The familiar engineer voice from F1 and Grid 2 returns to this game too, and may well irritate you with his repeated dialogue and passive aggressive advice. Luckily, you can get your own back by forcing him to call you Muffin. Or Cupcake.
My pre-release time with multiplayer was somewhat limited, but I did manage a few races against noted IncGamers speed freak Tim “corners are rubbish” McDonald. We faced abuse from French art-lovers as we raced our clown cars down the streets of Paris, learned never to trust a handbreak in a pair of skittish McLarens and got ram-happy in a demolition derby event (returning from Grid 2.)
Lag mitigation was pretty impressive considering we’re on different continents, though Tim may want to blame a mysteriously exploding tyre on ping or delayed packets or something. Racing against an actual human being with a … let’s say ‘distinct’ … driving style made Grid Autosport about fifty times more interesting, even with the rest of the pack consisting of boring AI automatons. Of course that tends to be true of most games, but in this case a human element accentuates the title’s strengths (improved handling, solid track and vehicle selection) and goes a long way towards eliminating the weaknesses (individually-free AI and career mode.)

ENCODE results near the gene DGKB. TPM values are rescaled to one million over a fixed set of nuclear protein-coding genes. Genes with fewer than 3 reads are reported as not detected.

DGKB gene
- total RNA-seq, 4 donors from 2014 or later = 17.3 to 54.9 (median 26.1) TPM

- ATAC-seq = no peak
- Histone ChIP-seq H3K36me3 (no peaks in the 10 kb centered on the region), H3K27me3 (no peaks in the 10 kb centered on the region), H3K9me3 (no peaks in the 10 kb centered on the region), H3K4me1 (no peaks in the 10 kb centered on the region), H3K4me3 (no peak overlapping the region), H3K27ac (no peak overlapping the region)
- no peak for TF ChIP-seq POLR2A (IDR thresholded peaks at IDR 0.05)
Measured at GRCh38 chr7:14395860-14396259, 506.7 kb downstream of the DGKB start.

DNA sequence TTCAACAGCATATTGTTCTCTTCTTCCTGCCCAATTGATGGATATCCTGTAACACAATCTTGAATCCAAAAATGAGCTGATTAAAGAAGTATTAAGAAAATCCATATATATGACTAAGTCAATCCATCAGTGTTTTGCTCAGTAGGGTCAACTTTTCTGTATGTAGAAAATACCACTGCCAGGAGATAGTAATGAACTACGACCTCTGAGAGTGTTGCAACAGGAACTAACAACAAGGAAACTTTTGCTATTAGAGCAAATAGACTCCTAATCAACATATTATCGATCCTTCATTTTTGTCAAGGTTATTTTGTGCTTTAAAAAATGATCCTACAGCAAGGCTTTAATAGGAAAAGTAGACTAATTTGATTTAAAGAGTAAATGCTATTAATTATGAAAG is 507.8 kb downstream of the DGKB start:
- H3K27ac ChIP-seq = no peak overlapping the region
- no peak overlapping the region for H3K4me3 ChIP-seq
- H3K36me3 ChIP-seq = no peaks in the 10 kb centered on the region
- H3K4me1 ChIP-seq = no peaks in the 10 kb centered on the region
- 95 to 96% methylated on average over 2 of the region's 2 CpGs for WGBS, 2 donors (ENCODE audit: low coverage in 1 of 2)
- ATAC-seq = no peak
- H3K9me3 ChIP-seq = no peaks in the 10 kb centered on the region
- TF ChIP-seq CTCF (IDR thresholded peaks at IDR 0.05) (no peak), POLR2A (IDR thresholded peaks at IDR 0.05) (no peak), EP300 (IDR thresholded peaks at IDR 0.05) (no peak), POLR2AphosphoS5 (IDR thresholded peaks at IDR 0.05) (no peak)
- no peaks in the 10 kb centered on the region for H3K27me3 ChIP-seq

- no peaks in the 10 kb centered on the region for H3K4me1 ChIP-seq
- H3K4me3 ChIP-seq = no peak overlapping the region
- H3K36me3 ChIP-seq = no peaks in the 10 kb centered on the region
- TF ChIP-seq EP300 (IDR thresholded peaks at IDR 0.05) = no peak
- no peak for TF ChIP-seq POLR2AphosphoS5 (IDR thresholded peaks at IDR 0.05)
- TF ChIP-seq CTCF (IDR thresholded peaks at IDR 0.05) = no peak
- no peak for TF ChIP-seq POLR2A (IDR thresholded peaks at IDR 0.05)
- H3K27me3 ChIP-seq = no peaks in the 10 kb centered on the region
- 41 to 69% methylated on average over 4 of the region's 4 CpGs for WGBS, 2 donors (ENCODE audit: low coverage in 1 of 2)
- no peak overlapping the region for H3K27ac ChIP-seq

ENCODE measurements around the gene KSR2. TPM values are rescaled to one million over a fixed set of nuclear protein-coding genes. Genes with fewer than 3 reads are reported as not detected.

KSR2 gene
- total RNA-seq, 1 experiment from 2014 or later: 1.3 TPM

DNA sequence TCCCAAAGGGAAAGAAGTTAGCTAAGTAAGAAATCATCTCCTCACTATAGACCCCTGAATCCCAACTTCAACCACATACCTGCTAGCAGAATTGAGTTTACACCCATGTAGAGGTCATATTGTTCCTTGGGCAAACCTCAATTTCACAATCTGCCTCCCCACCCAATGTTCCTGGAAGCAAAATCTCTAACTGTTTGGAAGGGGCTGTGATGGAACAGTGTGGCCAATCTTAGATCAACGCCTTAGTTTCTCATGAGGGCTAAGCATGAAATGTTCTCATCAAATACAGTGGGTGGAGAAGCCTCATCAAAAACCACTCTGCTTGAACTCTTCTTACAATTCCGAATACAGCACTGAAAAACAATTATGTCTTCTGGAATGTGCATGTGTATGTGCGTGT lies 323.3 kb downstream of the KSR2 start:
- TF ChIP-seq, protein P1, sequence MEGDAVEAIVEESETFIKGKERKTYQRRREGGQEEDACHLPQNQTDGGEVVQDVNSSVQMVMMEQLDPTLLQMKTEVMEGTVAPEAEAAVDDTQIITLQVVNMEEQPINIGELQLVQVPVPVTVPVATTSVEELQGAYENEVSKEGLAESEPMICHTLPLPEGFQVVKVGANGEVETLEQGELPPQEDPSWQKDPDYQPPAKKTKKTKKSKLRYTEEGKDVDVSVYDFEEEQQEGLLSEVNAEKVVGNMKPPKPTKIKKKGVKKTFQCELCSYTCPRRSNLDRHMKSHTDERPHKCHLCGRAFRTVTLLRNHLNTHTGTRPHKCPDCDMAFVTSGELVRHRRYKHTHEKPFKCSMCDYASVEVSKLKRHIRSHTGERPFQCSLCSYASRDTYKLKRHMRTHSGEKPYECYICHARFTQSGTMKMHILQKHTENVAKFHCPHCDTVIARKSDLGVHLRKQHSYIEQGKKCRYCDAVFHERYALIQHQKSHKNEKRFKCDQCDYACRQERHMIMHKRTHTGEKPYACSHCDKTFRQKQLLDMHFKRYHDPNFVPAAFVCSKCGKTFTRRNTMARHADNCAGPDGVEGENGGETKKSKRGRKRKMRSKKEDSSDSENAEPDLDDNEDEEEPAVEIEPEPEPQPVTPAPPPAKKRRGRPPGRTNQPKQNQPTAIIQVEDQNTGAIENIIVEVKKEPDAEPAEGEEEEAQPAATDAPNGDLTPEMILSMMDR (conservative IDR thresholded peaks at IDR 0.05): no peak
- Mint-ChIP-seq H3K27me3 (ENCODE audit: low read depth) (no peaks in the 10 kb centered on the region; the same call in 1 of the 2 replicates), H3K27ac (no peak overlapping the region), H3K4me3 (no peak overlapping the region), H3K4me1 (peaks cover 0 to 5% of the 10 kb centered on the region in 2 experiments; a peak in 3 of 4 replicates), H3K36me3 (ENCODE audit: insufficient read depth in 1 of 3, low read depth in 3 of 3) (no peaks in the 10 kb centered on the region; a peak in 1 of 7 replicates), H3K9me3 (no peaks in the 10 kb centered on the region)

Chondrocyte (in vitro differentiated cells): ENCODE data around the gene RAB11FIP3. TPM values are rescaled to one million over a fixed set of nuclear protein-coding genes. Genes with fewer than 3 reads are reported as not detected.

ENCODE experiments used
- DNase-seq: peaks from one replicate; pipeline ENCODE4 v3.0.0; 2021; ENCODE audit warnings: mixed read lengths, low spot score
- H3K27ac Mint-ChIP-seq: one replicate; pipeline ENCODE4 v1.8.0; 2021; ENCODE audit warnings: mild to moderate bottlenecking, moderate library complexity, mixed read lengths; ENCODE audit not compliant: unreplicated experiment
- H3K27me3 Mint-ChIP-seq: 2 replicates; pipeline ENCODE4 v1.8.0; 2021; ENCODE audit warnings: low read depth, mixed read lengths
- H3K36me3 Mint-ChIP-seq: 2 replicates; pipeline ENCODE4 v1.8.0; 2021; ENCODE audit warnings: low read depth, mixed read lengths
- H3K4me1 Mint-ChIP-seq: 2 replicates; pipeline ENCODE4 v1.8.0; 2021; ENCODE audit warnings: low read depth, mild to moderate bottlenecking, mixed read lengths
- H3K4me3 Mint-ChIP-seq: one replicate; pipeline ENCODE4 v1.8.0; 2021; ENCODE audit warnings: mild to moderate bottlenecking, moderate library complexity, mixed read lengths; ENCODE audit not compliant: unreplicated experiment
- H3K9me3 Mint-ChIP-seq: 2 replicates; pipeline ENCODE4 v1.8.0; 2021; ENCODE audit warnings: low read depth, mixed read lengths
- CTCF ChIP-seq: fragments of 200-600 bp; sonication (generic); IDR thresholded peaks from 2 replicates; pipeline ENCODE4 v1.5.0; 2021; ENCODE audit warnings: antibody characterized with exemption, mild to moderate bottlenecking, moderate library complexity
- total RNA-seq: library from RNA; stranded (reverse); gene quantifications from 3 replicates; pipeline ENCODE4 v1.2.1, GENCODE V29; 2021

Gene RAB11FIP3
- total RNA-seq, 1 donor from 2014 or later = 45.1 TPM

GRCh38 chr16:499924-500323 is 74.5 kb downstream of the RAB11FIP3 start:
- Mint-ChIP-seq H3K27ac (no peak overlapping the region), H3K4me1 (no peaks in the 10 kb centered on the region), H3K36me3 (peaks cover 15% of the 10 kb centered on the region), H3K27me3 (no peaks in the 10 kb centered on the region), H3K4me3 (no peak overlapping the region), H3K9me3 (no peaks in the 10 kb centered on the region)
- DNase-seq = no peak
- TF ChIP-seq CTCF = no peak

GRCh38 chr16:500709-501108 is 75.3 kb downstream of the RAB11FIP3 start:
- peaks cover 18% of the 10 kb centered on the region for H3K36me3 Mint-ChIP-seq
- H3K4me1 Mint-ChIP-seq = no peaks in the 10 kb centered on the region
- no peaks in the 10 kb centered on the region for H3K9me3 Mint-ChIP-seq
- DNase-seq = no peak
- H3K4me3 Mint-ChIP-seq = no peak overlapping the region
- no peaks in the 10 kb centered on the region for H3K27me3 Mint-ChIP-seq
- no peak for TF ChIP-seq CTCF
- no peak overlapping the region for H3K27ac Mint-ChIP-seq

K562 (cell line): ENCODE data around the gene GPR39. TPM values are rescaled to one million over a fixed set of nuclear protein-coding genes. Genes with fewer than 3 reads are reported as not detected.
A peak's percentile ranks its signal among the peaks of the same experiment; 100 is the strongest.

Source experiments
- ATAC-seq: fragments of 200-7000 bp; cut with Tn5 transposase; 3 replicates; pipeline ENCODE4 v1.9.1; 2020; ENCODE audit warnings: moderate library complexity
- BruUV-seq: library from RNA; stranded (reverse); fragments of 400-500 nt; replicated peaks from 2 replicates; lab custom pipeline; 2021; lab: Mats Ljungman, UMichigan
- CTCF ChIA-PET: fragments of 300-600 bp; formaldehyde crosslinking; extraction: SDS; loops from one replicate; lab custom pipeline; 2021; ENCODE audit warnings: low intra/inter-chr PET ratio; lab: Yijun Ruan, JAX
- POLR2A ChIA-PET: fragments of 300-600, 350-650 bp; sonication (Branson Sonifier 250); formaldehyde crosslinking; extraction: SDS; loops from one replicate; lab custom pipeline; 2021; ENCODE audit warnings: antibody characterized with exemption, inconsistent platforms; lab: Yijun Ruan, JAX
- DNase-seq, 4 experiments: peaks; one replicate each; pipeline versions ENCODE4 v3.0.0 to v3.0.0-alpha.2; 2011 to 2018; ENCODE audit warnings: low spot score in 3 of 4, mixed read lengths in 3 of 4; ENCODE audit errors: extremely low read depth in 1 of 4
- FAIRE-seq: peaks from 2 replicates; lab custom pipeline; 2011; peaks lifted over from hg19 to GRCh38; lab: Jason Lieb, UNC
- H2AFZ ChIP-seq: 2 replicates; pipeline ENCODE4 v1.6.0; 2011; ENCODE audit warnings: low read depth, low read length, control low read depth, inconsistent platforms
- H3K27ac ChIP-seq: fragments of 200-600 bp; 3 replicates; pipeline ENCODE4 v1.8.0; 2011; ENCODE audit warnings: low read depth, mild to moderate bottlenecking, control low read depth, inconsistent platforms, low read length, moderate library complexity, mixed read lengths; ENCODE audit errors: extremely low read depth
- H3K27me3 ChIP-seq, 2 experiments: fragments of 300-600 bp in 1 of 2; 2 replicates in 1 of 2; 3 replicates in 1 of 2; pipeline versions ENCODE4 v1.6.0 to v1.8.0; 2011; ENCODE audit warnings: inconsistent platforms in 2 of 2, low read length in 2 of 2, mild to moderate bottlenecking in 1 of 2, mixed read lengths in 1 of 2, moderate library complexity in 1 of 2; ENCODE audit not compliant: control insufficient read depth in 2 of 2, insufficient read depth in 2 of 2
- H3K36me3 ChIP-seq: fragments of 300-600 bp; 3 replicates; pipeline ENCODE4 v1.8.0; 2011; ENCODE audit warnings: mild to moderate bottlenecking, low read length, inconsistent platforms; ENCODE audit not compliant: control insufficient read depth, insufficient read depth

In multiplayer you can (eventually) purchase cars with earned in-game cash, customise your paint job in hideous fashion and actually feel like your achievements have some permanence and meaning. Regular RaceNet events can also be attempted for extra experience points and money.
Multiplayer lobby options are pretty wide-ranging, with some preset playlists (either mixed discipline or one of the five) and broad customisation available for host-created events. Pre and post race timers can be altered to ensure minimal waiting times, and, if desired, it’s possible to force people to race with interior views or without any assists. About the only thing you can’t toggle is the corner cutting penalty which slows the car to a crawl for a second or so.
What I can’t confirm at this point is whether the inevitable DLC will integrate with Grid Autosport in a less rubbish way than Grid 2 (where mixed DLC ownership could cause the game great distress and confusion.)
Like the back end of a car during a sloppy Drift event, Grid Autosport is a little bit all over the place. While it’s the usual slick production you’d expect from Codemasters, the game only partially achieves the company’s aim to make amends for the arcade-leaning and option-shy Grid 2. The simulation crowd will appreciate Autosport’s changes to how the cars handle, but not the half-hearted cockpit implementation. Driving is now far more about sticking to the racing line than drifting, and the included tuning options do alter the feel of a race (at least at their extremes.)
But the personality-free driver AI and uninspiring career mode can make single player quite a mundane experience at times. There are a glut of different events, but they all suffer from lackluster implementation of rival and team mate drivers, compounded by that rather hollow AI. The game only feels truly alive during multiplayer, where sporadic thrills are turned into an altogether more gripping contest.